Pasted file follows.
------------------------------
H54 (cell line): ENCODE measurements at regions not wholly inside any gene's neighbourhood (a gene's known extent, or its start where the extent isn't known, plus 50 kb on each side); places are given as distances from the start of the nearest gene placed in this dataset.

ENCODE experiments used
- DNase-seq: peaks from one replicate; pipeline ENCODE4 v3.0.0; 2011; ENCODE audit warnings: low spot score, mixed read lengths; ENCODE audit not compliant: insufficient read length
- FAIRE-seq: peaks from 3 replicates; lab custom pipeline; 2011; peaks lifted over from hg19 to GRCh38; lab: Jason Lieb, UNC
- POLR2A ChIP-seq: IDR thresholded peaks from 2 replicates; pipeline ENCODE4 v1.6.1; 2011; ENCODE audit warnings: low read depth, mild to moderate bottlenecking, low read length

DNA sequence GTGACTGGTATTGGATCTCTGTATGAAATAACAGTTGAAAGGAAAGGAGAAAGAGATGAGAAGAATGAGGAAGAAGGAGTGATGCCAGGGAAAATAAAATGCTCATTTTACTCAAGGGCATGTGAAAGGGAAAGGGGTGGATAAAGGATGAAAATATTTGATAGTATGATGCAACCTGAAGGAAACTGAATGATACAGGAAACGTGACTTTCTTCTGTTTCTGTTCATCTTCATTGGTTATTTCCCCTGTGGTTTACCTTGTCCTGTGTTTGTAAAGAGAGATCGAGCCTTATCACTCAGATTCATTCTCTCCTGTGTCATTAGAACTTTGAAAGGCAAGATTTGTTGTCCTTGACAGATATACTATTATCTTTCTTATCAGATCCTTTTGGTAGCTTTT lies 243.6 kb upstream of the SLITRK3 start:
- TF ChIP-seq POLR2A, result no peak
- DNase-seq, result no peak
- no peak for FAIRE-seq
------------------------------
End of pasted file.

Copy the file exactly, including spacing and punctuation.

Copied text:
H54 (cell line): ENCODE measurements at regions not wholly inside any gene's neighbourhood (a gene's known extent, or its start where the extent isn't known, plus 50 kb on each side); places are given as distances from the start of the nearest gene placed in this dataset.

ENCODE experiments used
- DNase-seq: peaks from one replicate; pipeline ENCODE4 v3.0.0; 2011; ENCODE audit warnings: low spot score, mixed read lengths; ENCODE audit not compliant: insufficient read length
- FAIRE-seq: peaks from 3 replicates; lab custom pipeline; 2011; peaks lifted over from hg19 to GRCh38; lab: Jason Lieb, UNC
- POLR2A ChIP-seq: IDR thresholded peaks from 2 replicates; pipeline ENCODE4 v1.6.1; 2011; ENCODE audit warnings: low read depth, mild to moderate bottlenecking, low read length

DNA sequence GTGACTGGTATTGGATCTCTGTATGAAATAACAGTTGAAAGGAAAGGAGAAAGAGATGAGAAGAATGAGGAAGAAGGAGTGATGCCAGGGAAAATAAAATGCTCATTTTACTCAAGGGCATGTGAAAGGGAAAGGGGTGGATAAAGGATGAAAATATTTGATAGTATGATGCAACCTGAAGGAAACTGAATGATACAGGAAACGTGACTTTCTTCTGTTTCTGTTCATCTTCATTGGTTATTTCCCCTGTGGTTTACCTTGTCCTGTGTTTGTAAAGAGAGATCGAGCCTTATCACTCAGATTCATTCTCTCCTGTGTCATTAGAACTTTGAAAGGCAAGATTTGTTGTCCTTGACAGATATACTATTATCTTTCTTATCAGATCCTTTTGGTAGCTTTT lies 243.6 kb upstream of the SLITRK3 start:
- TF ChIP-seq POLR2A, result no peak
- DNase-seq, result no peak
- no peak for FAIRE-seq